One can only dream that we had a government that acted or the people instead of special and moneyed interests...
The following message was posted on the New Deal Information Service list-serv by Dr. Joseph Plaud. He is on the Board of Governors of the Franklin and Eleanor Roosevelt Institute.
Subject: [NDIS]: The Bernie Sanders Plan: Pass It On!
My favorite little socialist, Bernie Sanders, from neighboring Vermont (one of only two states that NEVER voted for FDR in four presidential elections, and now 70 years later one of the most liberal, go figure) has a plan. Sanders caucuses with the Democrats in the House, and he has a terrific plan for economic recovery, pass it on. Much better use of your little grey cells than watching that drama queen John McPain continue down the Rove/Bush path to utter chaos and destruction. Note how a cornerstone of Sanders' plan harkens back to the New Deal with a focus on repairing the American infrastructure (does CCC, WPA, PWA, CWA ring any bells?). Go Bernie...
1. Ensure that middle income and working families are not the ones who are paying for this bailout by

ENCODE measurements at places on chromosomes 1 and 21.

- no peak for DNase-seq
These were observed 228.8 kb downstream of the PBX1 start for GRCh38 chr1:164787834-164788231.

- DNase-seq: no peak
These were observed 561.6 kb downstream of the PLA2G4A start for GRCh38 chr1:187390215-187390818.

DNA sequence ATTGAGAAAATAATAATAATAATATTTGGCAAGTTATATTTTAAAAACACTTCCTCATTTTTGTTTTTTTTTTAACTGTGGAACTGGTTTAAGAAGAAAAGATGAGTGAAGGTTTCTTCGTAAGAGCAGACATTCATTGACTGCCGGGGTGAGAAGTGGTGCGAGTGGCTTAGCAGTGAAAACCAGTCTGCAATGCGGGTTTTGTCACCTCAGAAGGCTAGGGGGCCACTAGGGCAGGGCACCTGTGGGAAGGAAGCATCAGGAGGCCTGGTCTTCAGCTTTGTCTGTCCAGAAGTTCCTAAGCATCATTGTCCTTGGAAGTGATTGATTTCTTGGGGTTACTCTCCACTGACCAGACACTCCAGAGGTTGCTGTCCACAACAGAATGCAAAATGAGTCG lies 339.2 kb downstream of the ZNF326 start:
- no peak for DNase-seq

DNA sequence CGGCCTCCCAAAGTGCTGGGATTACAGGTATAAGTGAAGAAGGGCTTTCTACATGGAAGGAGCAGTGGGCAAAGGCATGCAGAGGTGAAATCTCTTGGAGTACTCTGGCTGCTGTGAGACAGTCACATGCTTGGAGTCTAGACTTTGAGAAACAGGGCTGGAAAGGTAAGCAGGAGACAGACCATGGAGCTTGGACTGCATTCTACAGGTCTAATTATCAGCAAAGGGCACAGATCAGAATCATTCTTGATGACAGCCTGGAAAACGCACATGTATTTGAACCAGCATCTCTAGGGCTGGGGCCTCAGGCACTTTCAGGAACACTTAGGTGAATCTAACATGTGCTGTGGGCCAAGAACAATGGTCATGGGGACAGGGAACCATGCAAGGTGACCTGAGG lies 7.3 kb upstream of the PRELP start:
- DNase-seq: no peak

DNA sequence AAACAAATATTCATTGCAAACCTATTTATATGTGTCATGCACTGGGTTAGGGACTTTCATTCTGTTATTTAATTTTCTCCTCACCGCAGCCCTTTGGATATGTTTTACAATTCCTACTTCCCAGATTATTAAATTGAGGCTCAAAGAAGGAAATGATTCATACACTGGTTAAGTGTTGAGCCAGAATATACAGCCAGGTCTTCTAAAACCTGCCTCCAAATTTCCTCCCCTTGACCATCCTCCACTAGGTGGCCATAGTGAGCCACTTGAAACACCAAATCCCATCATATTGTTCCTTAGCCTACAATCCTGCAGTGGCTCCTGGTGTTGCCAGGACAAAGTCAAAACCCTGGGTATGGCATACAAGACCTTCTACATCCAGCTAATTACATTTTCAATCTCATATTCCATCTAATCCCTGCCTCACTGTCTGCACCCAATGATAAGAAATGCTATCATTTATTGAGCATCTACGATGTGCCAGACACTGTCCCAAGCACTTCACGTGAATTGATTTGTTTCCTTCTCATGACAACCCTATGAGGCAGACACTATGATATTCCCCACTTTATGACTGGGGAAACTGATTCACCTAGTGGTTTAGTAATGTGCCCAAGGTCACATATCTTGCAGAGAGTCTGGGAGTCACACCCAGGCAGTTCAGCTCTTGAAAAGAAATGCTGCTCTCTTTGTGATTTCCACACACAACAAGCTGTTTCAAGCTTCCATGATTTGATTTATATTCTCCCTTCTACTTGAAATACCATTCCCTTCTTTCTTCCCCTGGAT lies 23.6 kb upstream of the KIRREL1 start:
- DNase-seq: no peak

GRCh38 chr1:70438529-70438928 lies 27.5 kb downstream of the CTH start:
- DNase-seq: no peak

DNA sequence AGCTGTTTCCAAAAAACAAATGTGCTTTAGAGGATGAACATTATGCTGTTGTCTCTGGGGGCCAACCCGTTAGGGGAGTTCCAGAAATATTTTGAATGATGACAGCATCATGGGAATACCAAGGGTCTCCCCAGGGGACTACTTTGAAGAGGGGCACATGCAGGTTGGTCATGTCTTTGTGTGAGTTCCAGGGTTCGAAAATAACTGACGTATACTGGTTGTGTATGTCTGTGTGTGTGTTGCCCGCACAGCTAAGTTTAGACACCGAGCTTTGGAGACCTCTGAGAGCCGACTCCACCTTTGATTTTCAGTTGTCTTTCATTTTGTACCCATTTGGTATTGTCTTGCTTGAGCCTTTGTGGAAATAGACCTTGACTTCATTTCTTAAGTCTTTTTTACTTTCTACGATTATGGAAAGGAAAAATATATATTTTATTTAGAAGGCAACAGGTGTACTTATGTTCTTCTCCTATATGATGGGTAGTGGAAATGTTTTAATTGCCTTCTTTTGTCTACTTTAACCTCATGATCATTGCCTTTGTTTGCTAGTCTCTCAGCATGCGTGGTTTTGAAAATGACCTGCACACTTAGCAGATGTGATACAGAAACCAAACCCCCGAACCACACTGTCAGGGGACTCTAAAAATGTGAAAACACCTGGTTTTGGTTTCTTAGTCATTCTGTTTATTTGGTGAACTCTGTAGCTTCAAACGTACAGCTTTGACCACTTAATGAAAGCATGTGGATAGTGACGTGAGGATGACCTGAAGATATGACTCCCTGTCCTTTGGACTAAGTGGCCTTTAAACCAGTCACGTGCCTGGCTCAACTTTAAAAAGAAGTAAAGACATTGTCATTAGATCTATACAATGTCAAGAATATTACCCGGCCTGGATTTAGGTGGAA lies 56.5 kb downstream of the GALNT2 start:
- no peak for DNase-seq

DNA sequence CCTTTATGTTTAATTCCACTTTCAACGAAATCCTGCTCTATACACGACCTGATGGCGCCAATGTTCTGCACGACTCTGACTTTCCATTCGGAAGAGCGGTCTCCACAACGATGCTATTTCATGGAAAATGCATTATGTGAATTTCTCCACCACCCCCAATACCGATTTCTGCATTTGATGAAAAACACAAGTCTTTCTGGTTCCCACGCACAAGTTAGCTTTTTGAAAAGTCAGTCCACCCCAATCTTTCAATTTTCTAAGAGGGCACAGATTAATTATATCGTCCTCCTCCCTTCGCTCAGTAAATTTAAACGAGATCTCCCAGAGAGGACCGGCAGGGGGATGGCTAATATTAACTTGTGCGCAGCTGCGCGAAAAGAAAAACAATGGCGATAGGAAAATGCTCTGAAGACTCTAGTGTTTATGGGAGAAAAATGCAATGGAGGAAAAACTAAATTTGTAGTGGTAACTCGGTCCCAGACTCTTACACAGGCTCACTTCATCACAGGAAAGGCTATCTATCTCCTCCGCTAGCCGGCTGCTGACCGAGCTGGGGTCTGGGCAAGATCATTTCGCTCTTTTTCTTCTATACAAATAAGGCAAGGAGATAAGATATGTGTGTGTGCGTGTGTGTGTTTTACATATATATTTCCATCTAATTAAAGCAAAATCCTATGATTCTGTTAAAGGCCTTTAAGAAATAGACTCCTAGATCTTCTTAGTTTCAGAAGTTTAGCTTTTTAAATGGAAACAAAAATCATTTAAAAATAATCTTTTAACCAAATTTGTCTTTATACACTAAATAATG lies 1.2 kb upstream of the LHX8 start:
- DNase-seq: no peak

* Imposing a five-year, 10 percent surtax on income over $1 million a year for couples and over $500,000 for single taxpayers. That would raise more than $300 billion in revenue over five years;
* Ensuring that assets purchased from banks are realistically discounted so companies are not rewarded for their risky behavior and taxpayers can recover the amount they paid for them; and
* Requiring that taxpayers receive equity stakes in the bailed-out companies so that the taxpayers’ assumption of risk is rewarded when companies’ stock goes up.
Taken together these three provisions will substantially reduce the likelihood that this bailout will end up on the backs of average American taxpayers.
2. Include a major economic recovery package which puts Americans to work at decent wages. Among many other areas, we can create millions of jobs rebuilding our crumbling infrastructure and moving our country from fossil fuels to energy efficiency and sustainable energy. Further, we must protect our must vulnerable families from the very difficult times they are experiencing.
3. Repeal the disastrous de-regulatory legislation that facilitated this crisis.
4. End the danger posed by companies that are "too big to fail," that is, companies whose failure would cause systemic harm to the U.S. economy. If a company is too big to fail, it is too big to exist. We need to determine which companies fall in this category and then break them up.
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